#16DaysofActivism 2021 Blog Series
Written by Leanne Jorari
Equal Playing Field (EPF) is a local non-profit organisation in Papua New Guinea founded in 2012 by Adam Everill and Jacqueline Joseph. First established under the name Rugby League Against Violence, the name was changed to Equal Playing Field in 2015 to demonstrate EPF’s drive as a human and community development organisation with a focus on Child Protection, community development, health and Violence Against Women (VAW) and other challenges identified by the communities we work with.
Equal Playing Field for Schools
EPF’s flagship program, Equal Playing Field For Schools (EPF4S), is an eight-week respectful relationship education program that aims to prevent violence against women, by promoting gender equality and changing attitudes and behaviours in young people, that enable violence against women to occur.
Equal Playing Field’s School Action Group (SAG) - the phase two of EPF4S - is introduced into the schools after the EPF4S program concludes. The over-all goal of the SAG program is to skill and equip budding leaders who will no doubt become leaders of tomorrow and ensure that safe homes, happy families, and strong communities is achieved for every Papua New Guinean. The action group engages students in leadership and advocacy work within their schools on topical issues relating to healthy relationships and gender equality.
It is estimated that 70% of women in PNG have experienced gender-based violence. A 2019 report, “Unseen and Unsafe” found that 2.8 million children in PNG had experienced violent “discipline” at home.
We Are For Change
School Action Groups are a club of like-minded students, ready to affect change in their schools and communities. As the motto states – We Are for Change. SAG members are recruited annually, usually 7th grade students. Former members move on to the 8th grade. Members are either recommended by their teachers or volunteer to be a part of the action group. Each group of SAG members bring their own brand of advocacy which shapes how they create and conduct awareness activities in their schools. Awareness activities include, but is not limited to the following:
- Awareness at school assemblies
- Poem & Poster Presentations
- International Event Commemorations
- Logo Competitions
- Song Compositions
- Role Plays/Dramas
- Buddy Talks
- Regional Workshops
- Capacity Building Workshops
To date, a total of 181 students (82 male & 99 female from different schools around NCD) have been involved in the school action groups; conducting whole school activities for their schools.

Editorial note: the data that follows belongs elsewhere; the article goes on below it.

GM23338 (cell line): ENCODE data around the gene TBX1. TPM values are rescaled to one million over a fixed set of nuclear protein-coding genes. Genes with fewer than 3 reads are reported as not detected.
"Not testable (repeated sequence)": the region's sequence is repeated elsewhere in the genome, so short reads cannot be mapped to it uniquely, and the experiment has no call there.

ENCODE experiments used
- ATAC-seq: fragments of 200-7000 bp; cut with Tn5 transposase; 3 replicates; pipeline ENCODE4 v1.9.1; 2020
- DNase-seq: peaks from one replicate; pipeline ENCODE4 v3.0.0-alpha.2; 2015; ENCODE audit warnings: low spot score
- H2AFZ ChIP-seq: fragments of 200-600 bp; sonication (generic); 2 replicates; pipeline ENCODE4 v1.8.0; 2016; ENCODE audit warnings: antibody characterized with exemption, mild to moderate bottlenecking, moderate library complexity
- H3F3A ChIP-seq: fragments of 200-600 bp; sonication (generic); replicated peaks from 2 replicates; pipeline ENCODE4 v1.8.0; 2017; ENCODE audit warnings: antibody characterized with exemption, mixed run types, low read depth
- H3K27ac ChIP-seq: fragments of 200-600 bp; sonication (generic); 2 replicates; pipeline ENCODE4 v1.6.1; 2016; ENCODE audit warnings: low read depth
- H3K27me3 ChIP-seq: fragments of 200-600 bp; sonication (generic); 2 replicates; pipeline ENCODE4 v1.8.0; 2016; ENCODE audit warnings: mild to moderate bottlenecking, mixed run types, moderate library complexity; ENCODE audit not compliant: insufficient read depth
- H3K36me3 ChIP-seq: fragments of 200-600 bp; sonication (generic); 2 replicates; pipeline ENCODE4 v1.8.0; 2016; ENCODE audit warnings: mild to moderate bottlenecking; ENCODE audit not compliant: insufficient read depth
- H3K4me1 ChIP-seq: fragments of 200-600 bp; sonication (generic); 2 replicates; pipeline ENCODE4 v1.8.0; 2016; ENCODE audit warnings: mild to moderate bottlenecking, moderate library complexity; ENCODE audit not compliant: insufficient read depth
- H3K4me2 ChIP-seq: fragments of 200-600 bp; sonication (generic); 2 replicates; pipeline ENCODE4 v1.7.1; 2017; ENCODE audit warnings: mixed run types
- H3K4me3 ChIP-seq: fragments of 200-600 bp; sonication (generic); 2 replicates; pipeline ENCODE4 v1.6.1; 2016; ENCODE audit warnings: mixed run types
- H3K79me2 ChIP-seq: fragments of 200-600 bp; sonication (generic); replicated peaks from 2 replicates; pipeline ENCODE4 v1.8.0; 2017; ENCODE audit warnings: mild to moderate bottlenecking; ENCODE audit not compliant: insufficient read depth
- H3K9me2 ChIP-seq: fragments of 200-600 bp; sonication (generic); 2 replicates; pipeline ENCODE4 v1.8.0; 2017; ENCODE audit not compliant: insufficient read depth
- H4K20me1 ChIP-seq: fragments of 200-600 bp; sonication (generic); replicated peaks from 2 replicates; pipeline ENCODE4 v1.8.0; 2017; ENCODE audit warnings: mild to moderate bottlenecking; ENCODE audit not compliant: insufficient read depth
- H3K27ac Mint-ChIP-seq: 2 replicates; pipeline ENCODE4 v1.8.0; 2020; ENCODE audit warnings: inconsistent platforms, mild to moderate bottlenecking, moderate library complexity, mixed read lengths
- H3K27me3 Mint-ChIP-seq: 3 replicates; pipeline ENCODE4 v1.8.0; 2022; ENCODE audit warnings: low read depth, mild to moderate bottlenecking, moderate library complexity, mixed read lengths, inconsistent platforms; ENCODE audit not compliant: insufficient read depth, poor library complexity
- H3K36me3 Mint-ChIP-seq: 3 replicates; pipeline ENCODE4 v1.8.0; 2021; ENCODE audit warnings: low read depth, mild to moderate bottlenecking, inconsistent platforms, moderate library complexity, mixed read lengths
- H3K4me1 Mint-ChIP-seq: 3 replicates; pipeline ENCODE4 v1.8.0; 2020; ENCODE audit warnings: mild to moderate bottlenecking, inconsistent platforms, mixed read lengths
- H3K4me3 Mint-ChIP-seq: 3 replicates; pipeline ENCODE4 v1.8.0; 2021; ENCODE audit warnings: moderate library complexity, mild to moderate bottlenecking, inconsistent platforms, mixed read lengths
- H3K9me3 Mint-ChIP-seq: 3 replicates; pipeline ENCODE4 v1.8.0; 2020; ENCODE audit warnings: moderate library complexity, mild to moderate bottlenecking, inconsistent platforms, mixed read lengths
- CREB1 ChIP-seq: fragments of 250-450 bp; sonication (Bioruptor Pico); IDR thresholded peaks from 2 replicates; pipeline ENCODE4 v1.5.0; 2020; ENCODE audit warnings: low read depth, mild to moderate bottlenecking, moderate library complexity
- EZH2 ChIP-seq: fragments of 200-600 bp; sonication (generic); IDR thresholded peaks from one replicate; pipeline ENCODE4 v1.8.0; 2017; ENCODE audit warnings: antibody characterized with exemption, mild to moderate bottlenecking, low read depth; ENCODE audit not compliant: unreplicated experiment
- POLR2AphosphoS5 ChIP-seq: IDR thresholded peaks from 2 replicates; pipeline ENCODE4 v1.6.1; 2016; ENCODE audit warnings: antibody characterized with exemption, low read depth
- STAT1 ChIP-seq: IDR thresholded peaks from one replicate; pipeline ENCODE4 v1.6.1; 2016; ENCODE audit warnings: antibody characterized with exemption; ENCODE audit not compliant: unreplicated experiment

[Photo: Current batch of SAG members from 17 schools around NCD]
School Action Groups for Impact
As the saying goes, the proof is in the pudding. Since the inception of the program, we have witnessed change in students’ behaviors and in their mannerism. SAG students lead but are also respectful enough to follow; they take space but also make/create space for others.
A former SAG student, when asked how her life has changed, stated that she is more empathetic to the needs and wants of others.
“I used to be loud and did everything my way. I never gave chance or cared how others felt. But after joining the SAG and going through the program, now I care how others feel. I am more respectful. For example, when I used to just take my mums phone without asking her first. My understanding back then was that ‘what’s hers, is mine’. But now I ask for her consent first because I respect her and property. I have more empathy.”
Other findings on the impact of our programme from the study funded by the SVRI and World Bank Group include:
- Increased positive play between male and female students
- Increase in happiness of general student population
- Decrease in reported incidences of bullying
- Reduction of incidences of sexual assault (inappropriate touching)
About the Author
Leanne Jorari is a Papua New Guinean media and communications specialist, television producer and freelance writer based in Port Moresby, Papua New Guinea.
She is the Communications Manager of Papua New Guinean non-governmental organisation, Equal Playing Field, and Coordinator for the Pacific Freedom Forum.
Formerly a journalist and producer at PNG’s national broadcaster, EMTV, she is now a freelance writer for The Guardian and Lowy, focusing mainly on business and politics.